Pick and place of brake pad components with Kawasaki Y series robot and Cognex Insight 7400 smart camera...
Smart cameras for machine vision | Smart cameras for OEM
What is a smart camera?
Smart cameras (sometimes known as intelligent cameras) differ from standard industrial cameras because they have storage and processing ability built into the camera case. A standard camera acquires an image and then sends it to another device for storage & analysis which a smart camera doesn’t have to do. Often smart cameras also have built in I/O and communications (network, RS232 etc) allowing them to run and interface with other automation equipment autonomously. Smart cameras do not need a PC in order to run which makes them compact and robust – ideal for industrial environments.
THE SMART CAMERAS WE SUPPLY FORM 2 MAIN GROUPS:
- Configurable smart cameras for most machine vision tasks and
- Freely programmable smart cameras, ideal for OEM & volume orders
In a machine vision system, a smart camera captures images but also extracts the relevant information from those images to allow automated decisions to be made and then acted upon e.g. an incorrectly made product is rejected from a conveyor belt.
The term ‘smart camera’ has become a generic term and has crossed over from industry into mainstream markets. It can be confusing as to exactly what the term ‘smart’ actually means because it is seen across many product areas including security systems, home appliances, cars and of course, smart phones. In each case, ‘smart’ means something slightly different depending on the environment and its interpretation and would often be better described as simply a ‘digital camera’.
Technology is increasing at such a rapid pace that a smart camera from a few years ago is incomparable with a newer, modern version. The performance, specifications and reliability of smart cameras have increased dramatically and when deciding on what smart camera to use as part of your industrial application, it is advisable to do your research, understand your needs and talk to experienced experts such as Fisher Smith.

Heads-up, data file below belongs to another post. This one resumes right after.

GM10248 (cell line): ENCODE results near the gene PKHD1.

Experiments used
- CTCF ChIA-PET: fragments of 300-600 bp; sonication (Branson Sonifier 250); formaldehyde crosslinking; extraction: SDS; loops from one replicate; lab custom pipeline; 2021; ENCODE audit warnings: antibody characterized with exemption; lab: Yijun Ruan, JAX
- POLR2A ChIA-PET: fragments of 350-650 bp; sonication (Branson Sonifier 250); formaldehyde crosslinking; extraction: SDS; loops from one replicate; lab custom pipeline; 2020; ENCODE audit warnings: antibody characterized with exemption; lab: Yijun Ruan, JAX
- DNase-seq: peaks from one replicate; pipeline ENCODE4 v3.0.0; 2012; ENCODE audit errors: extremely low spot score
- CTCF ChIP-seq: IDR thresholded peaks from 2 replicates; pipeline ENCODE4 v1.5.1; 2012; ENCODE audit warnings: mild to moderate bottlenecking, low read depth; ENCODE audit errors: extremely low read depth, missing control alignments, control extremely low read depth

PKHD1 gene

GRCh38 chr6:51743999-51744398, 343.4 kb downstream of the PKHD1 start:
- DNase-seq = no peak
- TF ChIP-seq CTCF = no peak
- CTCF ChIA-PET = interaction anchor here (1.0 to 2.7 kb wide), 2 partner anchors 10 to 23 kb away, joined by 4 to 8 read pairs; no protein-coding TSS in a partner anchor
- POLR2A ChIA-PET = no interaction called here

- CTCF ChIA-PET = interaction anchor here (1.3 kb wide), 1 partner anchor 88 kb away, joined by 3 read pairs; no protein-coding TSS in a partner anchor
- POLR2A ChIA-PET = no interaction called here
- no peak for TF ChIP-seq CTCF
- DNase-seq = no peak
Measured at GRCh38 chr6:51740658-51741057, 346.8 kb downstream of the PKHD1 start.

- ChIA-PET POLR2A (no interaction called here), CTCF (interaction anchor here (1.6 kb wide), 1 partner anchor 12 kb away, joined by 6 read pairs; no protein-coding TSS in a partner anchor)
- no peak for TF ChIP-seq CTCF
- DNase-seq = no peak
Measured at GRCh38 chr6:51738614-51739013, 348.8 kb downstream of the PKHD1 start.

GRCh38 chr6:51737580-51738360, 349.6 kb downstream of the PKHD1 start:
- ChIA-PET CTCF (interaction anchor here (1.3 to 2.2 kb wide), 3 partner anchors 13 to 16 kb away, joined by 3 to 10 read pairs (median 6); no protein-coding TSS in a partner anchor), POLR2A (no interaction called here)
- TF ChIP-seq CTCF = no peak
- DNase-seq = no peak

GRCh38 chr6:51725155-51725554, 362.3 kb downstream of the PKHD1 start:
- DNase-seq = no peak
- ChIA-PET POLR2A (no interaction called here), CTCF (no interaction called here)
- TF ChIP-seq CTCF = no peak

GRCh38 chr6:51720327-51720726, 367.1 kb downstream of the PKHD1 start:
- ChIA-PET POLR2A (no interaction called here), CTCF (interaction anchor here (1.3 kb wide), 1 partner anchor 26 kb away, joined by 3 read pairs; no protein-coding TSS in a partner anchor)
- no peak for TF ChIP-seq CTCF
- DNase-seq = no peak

One of the most obvious changes over the years comes in the image sensors available. A good spec smart camera not so many years ago would come with a 2 MPixel image sensor. Nowadays that would be outdated and a much better performance can be achieved with anything up to a 20 MPixel rating.
With better performance more impressive tasks can be achieved so never be afraid to ask for the seemingly impossible! Smart cameras are capable of AI and deep learning and this is a trend that isn’t going to disappear.
Smart cameras have also got smaller over time as technology has shrunk. In fact, one advantage over a more traditional PC based system is that it can be smaller and more cost efficient whilst being suited to more specialist tasks. They are especially suited to working in tandem with other smart cameras especially along a production line where a large distance needs to be monitored.
Optics, usually LED’s can be built into smart cameras, they operate in real time and a video output is often available depending on the model chosen.
Smart Camera Applications
- Robot guidance and advanced tasks
- Recognition devices e.g. eye, fingerprint and face detection systems
- Automated picking from production lines
- Barcode and label inspection
- Measurements where no contact is preferred
- Visual sensor applications
- 24 hour surveillance
- Defect detection on moving objects
- Sorting and identification of component parts
- Quality assurance including the recognition of missing component parts
Fisher Smith can provide the software and expertise to set up a smart camera to work with your specific needs whatever they may be. Software can be used for complex applications but sometimes a simple to program or configure smart camera can be the better option and is more accessible on site.
2D and 3D Smart Cameras
One ongoing trend in machine vision smart cameras is towards 3D imaging. A traditional 2D image can meet a lot of needs but in other situations the need for a 3D image is paramount, most obviously when height needs to be measured. A 3D smart camera can achieve this measurement especially well when working alongside a second or even more smart cameras. Depth can also be measured. Once an image is captured and measured, it can be automatically compared to a 3D CAD image to check for defects for example.
Smart Cameras from Fisher Smith
Fisher Smith can provide a great variety of smart cameras and configure them to work for you to solve your unique problems. Brands that we supply include Vision & Control Pictor, Cognex InSight and Vision Components VC-Z and Carrida.
Contact us today to see how we can help.